It’s a Friday afternoon and I’m standing outside staring at the red glow of Stage 20’s recording light on the Twentieth Century Fox lot. The gears let out a subtle moan as the light spins clockwise ever so slightly. A few minutes pass and a bell rings loudly from inside and the light flicks off. Walking through the double doors the floors creak with each step reminding you of its rich history. As I navigate through the enigma of false walls and production staff I find Gary Baum holding a light meter inside the Carmichael’s kitchen.
Baum has been working in the camera department for thirty plus years before becoming a full-time DP in 2005. He’s a fairly quiet man speaking in short precise sentences that exude a type of confidence. The DP clearly knows the work and the six Emmy noms (one win) exemplifies that people in the industry are noticing. Standing next to him is gaffer David McMillan, who’s worked with Baum on shows like Gary Unmarried, Mike & Molly and The Millers. The two are adjusting an overhead fixture to compensate for some newly introduced blocking.
Now in its second season, the multi-camera series stars comedian Jerrod Carmichael and his opinionated family as they push uncomfortable topics few sitcoms are smart enough or prepared to explore. Jerrord’s father is played by Detroit’s very own David Alan Grier aka Antoine Merriweather from In Living Color. His mother Cynthina (Loretta Devite) is as outspoken as they come and his live-in girlfriend Maxine (Amber Stevens) keeps Jerrod open and honest as the two discover their own growing relationship.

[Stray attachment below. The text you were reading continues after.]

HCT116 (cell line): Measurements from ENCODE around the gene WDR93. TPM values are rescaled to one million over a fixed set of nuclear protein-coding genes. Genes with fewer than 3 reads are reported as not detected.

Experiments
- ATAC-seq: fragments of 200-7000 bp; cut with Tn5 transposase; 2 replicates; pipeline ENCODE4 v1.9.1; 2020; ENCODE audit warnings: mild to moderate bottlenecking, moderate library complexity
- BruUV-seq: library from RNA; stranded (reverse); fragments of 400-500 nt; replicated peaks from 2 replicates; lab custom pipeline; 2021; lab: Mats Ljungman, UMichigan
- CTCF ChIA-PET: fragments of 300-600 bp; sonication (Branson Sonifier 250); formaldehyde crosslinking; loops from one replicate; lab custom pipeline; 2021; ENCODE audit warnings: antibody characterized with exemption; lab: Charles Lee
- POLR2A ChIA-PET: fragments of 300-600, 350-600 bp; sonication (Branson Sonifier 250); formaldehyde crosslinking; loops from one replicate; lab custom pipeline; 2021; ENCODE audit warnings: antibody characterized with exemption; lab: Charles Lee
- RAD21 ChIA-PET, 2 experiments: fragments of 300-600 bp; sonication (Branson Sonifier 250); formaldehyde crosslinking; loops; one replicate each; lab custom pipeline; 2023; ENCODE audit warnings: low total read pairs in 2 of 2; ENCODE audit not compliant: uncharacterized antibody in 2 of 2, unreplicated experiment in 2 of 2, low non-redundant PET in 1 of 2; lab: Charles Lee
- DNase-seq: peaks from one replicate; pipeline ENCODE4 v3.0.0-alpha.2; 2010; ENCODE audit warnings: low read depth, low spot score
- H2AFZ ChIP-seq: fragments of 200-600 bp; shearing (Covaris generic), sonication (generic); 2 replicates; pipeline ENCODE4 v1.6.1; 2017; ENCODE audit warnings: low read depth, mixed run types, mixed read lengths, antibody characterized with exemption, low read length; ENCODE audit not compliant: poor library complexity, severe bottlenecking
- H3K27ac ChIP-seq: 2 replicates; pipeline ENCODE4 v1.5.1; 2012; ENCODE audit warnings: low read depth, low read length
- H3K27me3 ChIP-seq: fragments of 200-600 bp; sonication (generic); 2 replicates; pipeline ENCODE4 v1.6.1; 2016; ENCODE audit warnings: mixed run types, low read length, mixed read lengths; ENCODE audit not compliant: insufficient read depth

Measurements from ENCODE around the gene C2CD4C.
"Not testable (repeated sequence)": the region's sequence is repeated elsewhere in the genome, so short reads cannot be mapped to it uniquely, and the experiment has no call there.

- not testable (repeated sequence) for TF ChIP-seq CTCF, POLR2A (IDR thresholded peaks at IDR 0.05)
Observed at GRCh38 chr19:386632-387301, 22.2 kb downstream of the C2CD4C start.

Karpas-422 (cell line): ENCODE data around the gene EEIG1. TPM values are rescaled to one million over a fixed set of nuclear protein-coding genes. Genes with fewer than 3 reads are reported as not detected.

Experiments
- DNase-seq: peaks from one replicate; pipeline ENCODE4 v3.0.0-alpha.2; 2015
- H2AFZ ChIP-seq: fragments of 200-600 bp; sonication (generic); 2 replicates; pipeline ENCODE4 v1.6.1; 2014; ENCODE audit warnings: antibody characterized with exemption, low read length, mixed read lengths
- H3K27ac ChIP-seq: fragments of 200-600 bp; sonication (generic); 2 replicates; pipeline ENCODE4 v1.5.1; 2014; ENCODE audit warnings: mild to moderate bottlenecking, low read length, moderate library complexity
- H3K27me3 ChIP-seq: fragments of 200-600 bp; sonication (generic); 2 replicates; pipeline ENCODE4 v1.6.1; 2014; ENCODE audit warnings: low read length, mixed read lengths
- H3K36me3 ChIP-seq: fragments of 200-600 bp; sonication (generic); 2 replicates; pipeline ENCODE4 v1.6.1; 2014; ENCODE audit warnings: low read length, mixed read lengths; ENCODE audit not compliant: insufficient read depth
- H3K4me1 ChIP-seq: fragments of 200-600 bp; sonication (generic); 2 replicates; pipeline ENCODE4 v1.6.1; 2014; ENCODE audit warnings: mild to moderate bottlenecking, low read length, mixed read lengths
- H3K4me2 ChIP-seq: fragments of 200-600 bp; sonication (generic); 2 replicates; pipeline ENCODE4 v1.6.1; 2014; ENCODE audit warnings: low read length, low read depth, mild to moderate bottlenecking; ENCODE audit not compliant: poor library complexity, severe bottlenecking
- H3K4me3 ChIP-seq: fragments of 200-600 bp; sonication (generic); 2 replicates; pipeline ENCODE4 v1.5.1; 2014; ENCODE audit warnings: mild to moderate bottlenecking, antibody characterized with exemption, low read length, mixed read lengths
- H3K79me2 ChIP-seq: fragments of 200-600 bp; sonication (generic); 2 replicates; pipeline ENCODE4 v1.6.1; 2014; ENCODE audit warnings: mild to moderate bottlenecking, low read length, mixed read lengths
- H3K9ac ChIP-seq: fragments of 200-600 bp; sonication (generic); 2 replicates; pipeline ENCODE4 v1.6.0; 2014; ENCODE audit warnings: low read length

If you haven’t watched an episode you should – NBC, Sundays 9/8c. It’s one of those underrated series that’s unrepentant with its comedy. It has a type of moxie to it that sneaks up on you in an unfamiliar but familiar kind of way. Today, Gerry Cohen is directing episode ten, “Man’s Work,” (airing 5/8) which dives into gender roles in modern society. While not new, what’s interesting about The Carmichael Show is how they approach the work. They’ll have a Monday table read then rehearse and set up throughout the week like other multi-camera series, but on Friday, they’ll tape the episode twice running straight through, mistakes and all, in front of two different live audiences. “This is very old school type of show and it’s definitely a lot of fun shooting this way,” says Baum. “The creators wanted an All in the Family feel with an updated look. By shooting two shows it allows the writers to see what works and what doesn’t and we get to make any tweaks as well.”
Baum lights each set for four Sony F55 cameras that are mounted with Panavision Primo Zoom lenses. They shoot 4:4:4 onto SXS cards which are backed up on Sound Devices PIX 240s positioned to the top of each camera. Talking with the dimmer board operator and his crew via walkie, Baum tunes the kitchen set fixtures as the cast rehearses the opening of the show. It’s here we find out Maxine is at odds with Jerrod because his attitude towards gender roles is a little more traditional than she thought. As Maxine presses Jerrod about his opinions she challenges his masculinity by suggesting the men fix the roof while she and Cynthia will change a flat tire without their help.